“Documentation is a love letter that you write to your future self.”
For programmers as well for other professionals who write code, documentation might seem a waste of time, an effort few are willing to make. On the other side documenting important facts can save time sometimes and provide a useful base for building own and others’ knowledge. I found sometimes on the hard way what I needed to document. With the hope that others will benefit from my experience, here are my lessons learned:
Lesson #1: Document your worked tasks
“The more transparent the writing, the more visible the poetry.”
Gabriel Garcia Marquez
Personally I like to keep a list with what I worked on a daily basis – typically nothing more than 3-5 words description about the task I worked on, who requested it, and eventually the corresponding project, CR or ticket. I’m doing it because it makes easier to track my work over time, especially when I have to retrieve some piece of information that is somewhere else in detail documented.
Within the same list one can track also the effective time worked on a task, though I find it sometimes difficult, especially when one works on several tasks simultaneously. In theory this can be used to estimate further similar work. One can use also a categorization distinguishing for example between the various types of work: design, development, maintenance, testing, etc. This approach offers finer granularity, especially in estimations, though more work is needed in tracking the time accurately. Therefore track the information that worth tracking, as long there is value in it.
Documenting tasks offers not only easier retrieval and base for accurate estimations, but also visibility into my work, for me as well, if necessary, for others. In addition it can be a useful sensemaking tool (into my work) over time.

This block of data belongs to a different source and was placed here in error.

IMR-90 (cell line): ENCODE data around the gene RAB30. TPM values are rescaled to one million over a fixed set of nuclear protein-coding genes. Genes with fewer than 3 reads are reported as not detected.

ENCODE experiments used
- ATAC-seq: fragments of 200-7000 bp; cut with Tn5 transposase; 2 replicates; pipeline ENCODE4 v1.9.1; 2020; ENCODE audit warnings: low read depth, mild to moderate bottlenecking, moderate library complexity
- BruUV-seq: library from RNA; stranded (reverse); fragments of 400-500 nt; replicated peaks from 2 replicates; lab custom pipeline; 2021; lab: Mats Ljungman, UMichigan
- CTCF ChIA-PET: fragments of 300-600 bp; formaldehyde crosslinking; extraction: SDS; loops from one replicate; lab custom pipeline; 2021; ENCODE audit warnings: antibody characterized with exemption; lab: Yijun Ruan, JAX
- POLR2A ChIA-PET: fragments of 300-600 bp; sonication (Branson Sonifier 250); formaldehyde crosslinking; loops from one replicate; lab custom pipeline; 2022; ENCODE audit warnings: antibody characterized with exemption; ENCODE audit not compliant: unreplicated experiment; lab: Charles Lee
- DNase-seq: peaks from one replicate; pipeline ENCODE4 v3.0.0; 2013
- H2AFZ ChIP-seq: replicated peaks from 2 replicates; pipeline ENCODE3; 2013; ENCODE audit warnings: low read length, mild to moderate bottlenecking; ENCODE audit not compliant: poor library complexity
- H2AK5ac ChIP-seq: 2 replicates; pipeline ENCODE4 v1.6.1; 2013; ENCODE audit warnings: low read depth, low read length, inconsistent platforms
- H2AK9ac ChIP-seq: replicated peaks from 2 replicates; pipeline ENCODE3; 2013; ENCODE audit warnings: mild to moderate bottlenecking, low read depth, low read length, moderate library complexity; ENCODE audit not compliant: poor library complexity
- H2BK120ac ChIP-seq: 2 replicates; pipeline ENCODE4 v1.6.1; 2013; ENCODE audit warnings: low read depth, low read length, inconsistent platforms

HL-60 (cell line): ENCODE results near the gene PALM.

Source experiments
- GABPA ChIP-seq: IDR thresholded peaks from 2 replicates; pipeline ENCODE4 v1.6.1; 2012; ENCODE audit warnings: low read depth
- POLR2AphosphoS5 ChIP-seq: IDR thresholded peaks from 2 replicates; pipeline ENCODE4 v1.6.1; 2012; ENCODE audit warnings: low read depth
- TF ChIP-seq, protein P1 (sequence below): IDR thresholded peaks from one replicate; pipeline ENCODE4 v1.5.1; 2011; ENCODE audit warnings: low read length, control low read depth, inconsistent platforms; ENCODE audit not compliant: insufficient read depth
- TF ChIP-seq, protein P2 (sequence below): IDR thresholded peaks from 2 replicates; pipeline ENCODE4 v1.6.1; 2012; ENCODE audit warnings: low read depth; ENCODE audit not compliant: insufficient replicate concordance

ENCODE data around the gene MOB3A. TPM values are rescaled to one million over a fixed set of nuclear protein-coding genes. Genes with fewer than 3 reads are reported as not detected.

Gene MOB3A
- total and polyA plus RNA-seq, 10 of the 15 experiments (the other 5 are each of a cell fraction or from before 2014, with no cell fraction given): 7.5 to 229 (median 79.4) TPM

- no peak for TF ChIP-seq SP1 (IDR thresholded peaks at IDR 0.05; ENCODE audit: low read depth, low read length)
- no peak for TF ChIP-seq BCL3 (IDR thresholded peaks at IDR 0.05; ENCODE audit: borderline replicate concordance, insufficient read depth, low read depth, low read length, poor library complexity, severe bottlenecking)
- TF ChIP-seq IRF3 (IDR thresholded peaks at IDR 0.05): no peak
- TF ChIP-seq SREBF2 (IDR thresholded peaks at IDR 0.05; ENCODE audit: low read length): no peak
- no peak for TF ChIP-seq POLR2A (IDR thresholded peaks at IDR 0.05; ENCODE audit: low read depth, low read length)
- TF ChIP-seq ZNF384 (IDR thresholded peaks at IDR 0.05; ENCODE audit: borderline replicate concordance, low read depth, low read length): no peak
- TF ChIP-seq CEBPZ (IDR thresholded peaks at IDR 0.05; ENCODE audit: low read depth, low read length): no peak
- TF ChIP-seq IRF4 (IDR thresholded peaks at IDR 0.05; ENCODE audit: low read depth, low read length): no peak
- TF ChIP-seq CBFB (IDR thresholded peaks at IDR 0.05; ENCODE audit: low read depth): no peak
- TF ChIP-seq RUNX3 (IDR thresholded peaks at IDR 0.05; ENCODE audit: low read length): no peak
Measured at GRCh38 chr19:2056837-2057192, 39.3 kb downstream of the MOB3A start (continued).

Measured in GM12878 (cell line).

Lesson #2: Document your code
“Always code as if the guy who ends up maintaining your code will be
a violent psychopath who knows where you live.”
There are split opinions over the need to document the code. There are people who advise against it, and probably one of most frequent reasons is rooted in Agile methodology. I have to stress that Agile values “working software over comprehensive documentation”, fact that doesn’t imply the total absence of documentation. There are also other reasons frequently advanced, like “there’s no need to document something that’s already self-explanatory “(like good code should be), “no time for it”, etc. Probably in each statement there is some grain of truth, especially when considering the fact that in software engineering there are so many requirements for documentation (see e.g. ISO/IEC 26513:2009).
Without diving too deep in the subject, document what worth documenting, however this need to be regarded from a broader perspective, as might be other people who need to review, modify and manage your code.
Documenting code doesn’t resume only to the code being part of a “deliverables”, but also to intermediary code written for testing or other activities. Personally I find it useful to save within the same fill all the scripts developed within same day. When some piece of code has a “definitive” character then I save it individually for reuse or faster retrieval, typically with a meaningful name that facilitates file’s retrieval. With the code it helps maybe to provide also some metadata like: a short description and purpose (who and when requested it).
Code versioning can be used as a tool in facilitating the process, though not everything worth versioning.
Lesson #3: Document all issues as well the steps used for troubleshooting and fixing
“It’s not an adventure until something goes wrong.”
Independently of the types of errors occurring while developing or troubleshooting code, one of the common characteristics is that the errors can have a recurring character. Therefore I found it useful to document all the errors I got in terms of screenshots, ways to fix them (including workarounds) and, sometimes also the steps followed in order to troubleshoot the problem.
Considering that the issues are rooted in programming fallacies or undocumented issues, there is almost always something to learn from own as well from others’ errors. In fact, that was the reasons why I started the “SQL Troubles” blog – as a way to document some of the issues I met, to provide others some help, and why not, to get some feedback.